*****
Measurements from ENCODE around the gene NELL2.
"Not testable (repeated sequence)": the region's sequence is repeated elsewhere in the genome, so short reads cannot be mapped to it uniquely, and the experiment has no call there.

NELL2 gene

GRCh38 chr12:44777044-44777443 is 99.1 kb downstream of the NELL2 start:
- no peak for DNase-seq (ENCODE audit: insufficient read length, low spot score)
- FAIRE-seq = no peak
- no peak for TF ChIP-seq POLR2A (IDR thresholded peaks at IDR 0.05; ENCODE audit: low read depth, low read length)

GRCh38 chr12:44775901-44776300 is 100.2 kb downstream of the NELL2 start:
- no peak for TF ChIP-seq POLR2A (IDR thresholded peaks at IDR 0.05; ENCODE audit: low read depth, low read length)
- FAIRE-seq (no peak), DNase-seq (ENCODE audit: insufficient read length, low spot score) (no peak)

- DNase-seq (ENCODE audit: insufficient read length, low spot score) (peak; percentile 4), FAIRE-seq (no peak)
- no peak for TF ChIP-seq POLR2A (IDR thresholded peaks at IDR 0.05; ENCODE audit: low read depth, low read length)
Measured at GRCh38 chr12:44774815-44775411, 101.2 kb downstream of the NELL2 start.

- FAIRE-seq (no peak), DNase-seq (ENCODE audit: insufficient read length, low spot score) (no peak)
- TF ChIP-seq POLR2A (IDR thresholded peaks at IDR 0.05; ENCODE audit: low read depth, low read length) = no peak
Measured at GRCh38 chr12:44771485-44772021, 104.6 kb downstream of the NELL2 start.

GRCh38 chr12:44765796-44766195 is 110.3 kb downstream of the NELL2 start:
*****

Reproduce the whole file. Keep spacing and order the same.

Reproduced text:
Measurements from ENCODE around the gene NELL2.
"Not testable (repeated sequence)": the region's sequence is repeated elsewhere in the genome, so short reads cannot be mapped to it uniquely, and the experiment has no call there.

NELL2 gene

GRCh38 chr12:44777044-44777443 is 99.1 kb downstream of the NELL2 start:
- no peak for DNase-seq (ENCODE audit: insufficient read length, low spot score)
- FAIRE-seq = no peak
- no peak for TF ChIP-seq POLR2A (IDR thresholded peaks at IDR 0.05; ENCODE audit: low read depth, low read length)

GRCh38 chr12:44775901-44776300 is 100.2 kb downstream of the NELL2 start:
- no peak for TF ChIP-seq POLR2A (IDR thresholded peaks at IDR 0.05; ENCODE audit: low read depth, low read length)
- FAIRE-seq (no peak), DNase-seq (ENCODE audit: insufficient read length, low spot score) (no peak)

- DNase-seq (ENCODE audit: insufficient read length, low spot score) (peak; percentile 4), FAIRE-seq (no peak)
- no peak for TF ChIP-seq POLR2A (IDR thresholded peaks at IDR 0.05; ENCODE audit: low read depth, low read length)
Measured at GRCh38 chr12:44774815-44775411, 101.2 kb downstream of the NELL2 start.

- FAIRE-seq (no peak), DNase-seq (ENCODE audit: insufficient read length, low spot score) (no peak)
- TF ChIP-seq POLR2A (IDR thresholded peaks at IDR 0.05; ENCODE audit: low read depth, low read length) = no peak
Measured at GRCh38 chr12:44771485-44772021, 104.6 kb downstream of the NELL2 start.

GRCh38 chr12:44765796-44766195 is 110.3 kb downstream of the NELL2 start: